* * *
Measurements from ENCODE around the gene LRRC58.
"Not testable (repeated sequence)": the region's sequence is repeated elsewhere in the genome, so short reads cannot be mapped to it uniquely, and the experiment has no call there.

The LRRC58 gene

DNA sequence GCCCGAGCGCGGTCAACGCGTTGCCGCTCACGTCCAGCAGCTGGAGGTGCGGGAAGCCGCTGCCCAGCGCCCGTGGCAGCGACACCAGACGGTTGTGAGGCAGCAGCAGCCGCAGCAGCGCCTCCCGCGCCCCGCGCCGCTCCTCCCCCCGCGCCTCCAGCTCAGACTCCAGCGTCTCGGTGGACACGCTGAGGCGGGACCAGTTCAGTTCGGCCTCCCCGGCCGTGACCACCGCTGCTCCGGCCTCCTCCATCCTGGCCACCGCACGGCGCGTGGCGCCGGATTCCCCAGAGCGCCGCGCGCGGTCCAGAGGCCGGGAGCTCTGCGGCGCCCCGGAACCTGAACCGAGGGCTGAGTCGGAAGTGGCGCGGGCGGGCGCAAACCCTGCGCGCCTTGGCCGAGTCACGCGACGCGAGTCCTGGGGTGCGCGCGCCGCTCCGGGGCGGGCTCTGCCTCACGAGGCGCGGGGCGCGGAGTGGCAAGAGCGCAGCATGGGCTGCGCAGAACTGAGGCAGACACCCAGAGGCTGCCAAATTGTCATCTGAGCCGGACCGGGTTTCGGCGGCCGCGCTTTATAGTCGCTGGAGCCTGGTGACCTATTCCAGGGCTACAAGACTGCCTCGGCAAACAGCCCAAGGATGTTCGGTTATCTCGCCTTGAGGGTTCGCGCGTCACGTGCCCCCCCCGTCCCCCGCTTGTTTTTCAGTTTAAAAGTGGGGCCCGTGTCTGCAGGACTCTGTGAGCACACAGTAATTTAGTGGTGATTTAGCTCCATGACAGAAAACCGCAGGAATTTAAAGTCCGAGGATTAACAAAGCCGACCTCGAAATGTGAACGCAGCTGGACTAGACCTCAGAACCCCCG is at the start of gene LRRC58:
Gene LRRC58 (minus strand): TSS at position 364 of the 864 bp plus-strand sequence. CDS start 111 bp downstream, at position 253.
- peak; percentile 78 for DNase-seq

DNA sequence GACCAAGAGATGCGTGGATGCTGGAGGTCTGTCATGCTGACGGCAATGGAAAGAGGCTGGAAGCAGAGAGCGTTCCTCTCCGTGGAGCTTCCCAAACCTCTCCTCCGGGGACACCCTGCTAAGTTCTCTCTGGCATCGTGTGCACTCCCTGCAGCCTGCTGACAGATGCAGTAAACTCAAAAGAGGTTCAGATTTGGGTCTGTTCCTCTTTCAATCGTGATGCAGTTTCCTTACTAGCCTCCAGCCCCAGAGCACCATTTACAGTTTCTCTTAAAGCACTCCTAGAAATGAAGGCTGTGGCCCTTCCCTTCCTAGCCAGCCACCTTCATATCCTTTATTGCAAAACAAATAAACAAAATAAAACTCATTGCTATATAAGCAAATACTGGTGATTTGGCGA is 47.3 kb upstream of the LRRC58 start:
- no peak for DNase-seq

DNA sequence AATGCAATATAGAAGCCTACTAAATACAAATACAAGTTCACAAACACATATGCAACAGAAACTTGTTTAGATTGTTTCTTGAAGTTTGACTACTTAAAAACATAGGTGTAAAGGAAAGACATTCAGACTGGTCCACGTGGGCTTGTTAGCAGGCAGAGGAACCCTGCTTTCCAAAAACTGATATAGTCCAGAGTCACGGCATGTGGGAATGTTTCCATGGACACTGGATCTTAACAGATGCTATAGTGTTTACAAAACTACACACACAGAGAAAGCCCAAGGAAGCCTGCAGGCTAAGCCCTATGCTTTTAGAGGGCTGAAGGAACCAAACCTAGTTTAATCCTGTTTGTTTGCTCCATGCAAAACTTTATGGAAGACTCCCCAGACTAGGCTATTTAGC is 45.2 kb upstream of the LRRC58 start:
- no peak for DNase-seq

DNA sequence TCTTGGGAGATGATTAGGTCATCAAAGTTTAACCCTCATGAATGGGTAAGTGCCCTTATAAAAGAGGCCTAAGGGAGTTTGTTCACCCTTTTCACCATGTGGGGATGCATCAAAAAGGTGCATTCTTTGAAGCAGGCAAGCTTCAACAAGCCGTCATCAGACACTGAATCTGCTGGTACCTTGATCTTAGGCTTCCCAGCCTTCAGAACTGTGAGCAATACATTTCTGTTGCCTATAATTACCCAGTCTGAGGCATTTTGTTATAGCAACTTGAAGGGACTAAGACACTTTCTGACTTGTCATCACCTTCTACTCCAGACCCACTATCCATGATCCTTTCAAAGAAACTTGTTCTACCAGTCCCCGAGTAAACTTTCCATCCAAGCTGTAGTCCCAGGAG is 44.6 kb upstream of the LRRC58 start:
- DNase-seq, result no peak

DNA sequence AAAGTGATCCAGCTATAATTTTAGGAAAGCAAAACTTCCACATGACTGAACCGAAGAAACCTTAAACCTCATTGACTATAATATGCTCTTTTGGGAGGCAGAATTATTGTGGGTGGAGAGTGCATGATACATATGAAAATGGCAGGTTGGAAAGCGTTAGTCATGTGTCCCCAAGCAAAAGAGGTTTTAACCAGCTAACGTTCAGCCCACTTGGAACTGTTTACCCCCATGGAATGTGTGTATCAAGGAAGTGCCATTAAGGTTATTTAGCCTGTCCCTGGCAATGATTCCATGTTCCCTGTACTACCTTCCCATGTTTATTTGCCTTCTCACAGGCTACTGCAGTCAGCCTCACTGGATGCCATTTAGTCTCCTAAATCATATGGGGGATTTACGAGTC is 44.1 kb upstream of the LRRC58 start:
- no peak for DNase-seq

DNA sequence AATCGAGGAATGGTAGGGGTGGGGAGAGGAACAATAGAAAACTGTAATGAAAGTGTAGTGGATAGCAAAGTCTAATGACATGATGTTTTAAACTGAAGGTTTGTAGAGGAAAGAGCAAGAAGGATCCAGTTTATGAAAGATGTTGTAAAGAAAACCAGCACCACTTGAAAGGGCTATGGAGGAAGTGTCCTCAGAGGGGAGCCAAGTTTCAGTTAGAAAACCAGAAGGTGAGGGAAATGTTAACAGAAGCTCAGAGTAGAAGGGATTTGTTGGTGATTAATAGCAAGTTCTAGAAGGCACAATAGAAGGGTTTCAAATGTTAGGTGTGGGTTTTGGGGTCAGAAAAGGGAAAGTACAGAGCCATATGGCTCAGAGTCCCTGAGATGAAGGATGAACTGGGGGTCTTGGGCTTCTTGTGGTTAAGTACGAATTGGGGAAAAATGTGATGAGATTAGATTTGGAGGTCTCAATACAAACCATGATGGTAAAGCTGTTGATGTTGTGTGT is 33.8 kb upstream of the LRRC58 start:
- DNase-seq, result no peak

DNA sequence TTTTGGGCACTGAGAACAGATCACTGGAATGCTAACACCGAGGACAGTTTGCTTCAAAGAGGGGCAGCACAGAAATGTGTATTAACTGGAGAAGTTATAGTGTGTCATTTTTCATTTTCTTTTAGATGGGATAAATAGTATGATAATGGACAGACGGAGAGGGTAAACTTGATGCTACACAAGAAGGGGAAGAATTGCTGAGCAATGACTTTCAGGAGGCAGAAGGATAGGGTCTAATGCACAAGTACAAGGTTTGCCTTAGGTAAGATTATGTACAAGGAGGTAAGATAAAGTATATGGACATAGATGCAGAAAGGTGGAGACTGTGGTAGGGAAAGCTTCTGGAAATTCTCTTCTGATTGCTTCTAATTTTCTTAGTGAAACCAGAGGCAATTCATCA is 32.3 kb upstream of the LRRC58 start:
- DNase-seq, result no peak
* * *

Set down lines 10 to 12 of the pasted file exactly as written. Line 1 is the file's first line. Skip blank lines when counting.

- no peak for DNase-seq

DNA sequence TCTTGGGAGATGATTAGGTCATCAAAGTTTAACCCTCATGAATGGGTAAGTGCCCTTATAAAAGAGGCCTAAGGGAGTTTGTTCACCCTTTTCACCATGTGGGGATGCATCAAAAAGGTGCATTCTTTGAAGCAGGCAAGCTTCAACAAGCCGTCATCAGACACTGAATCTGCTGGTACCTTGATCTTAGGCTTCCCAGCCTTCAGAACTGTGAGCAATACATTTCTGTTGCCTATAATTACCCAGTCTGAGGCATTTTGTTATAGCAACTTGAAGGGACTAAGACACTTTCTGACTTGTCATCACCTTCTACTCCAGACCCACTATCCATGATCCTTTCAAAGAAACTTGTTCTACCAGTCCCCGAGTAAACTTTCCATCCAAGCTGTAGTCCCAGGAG is 44.6 kb upstream of the LRRC58 start:
- DNase-seq, result no peak